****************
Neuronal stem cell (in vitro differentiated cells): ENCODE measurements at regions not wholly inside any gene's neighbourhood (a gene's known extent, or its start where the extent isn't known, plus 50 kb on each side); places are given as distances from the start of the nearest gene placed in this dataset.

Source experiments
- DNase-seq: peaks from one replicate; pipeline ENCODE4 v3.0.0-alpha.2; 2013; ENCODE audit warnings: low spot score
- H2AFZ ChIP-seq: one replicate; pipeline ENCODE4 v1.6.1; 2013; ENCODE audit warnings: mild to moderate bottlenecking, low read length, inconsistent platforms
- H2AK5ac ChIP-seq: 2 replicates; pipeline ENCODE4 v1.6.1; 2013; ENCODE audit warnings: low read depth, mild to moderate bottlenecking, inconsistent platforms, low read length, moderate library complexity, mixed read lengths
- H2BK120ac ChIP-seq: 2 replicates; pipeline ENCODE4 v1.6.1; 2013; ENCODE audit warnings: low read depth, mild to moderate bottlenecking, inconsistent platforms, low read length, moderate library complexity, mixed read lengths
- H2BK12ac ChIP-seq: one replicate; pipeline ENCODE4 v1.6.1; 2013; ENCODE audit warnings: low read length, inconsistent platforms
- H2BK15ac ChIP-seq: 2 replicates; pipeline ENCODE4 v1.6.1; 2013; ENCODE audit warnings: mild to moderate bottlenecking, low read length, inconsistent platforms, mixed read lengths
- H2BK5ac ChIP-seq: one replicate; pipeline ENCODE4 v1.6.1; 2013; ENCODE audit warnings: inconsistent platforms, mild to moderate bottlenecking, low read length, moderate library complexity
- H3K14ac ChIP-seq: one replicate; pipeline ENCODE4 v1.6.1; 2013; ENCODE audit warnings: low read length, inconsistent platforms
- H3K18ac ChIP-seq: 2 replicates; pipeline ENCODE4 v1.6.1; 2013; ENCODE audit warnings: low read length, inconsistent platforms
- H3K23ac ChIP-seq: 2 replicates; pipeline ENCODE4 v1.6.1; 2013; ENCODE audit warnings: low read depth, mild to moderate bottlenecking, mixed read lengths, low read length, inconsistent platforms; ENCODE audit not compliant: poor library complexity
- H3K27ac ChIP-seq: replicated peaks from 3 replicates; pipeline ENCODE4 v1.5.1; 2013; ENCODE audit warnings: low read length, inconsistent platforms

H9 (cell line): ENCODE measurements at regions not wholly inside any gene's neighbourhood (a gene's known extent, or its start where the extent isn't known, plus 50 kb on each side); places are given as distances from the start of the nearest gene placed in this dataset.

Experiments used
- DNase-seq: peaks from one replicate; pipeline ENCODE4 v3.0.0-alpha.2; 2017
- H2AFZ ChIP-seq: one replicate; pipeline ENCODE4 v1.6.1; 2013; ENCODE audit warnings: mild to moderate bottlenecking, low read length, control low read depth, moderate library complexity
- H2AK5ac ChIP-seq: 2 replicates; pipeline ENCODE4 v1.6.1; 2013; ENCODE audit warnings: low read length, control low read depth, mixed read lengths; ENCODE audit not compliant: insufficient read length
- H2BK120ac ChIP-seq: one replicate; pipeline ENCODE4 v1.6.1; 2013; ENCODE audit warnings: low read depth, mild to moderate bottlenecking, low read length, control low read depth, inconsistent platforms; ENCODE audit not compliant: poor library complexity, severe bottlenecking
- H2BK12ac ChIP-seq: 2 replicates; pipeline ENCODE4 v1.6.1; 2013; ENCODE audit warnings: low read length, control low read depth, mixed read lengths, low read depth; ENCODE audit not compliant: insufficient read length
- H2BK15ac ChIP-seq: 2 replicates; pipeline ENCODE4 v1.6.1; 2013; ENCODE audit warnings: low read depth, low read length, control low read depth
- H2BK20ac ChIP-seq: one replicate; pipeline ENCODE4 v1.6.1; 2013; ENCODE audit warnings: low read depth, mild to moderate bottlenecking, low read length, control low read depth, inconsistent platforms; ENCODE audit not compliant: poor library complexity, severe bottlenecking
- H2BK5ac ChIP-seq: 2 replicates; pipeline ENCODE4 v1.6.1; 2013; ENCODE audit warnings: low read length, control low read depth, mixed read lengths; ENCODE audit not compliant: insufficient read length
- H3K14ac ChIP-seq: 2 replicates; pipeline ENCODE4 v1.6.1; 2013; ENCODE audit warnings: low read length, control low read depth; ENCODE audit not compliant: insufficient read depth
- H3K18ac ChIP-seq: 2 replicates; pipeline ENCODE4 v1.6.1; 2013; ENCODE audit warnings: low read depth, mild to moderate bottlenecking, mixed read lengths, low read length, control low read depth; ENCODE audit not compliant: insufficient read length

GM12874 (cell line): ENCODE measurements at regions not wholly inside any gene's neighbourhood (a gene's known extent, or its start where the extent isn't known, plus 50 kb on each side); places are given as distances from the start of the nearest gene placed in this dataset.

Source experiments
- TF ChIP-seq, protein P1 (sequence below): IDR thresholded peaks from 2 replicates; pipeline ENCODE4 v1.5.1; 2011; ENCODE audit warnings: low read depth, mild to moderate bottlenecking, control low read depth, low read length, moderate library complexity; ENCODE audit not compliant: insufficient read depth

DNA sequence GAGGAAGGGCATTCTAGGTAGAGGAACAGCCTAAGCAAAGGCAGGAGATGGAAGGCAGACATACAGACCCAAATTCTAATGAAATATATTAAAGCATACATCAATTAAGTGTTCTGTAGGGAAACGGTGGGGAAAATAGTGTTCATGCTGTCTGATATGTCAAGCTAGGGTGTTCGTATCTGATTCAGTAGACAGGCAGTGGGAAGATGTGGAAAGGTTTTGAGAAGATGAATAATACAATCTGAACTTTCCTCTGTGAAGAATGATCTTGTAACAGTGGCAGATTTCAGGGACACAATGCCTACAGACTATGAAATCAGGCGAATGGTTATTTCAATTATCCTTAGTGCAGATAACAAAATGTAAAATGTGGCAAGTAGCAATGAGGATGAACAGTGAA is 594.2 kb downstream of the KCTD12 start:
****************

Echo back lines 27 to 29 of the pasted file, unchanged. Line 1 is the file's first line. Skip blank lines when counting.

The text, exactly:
Source experiments
- TF ChIP-seq, protein P1 (sequence below): IDR thresholded peaks from 2 replicates; pipeline ENCODE4 v1.5.1; 2011; ENCODE audit warnings: low read depth, mild to moderate bottlenecking, control low read depth, low read length, moderate library complexity; ENCODE audit not compliant: insufficient read depth

DNA sequence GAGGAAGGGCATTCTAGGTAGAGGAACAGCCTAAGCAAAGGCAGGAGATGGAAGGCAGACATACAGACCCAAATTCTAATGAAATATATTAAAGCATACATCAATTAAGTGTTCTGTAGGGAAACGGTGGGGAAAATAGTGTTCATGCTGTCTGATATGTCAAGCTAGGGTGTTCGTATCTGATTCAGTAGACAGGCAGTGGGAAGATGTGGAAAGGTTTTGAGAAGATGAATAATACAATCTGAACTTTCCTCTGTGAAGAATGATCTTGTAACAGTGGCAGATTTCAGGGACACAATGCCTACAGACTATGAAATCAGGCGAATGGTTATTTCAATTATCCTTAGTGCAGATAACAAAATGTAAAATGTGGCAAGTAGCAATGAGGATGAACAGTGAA is 594.2 kb downstream of the KCTD12 start: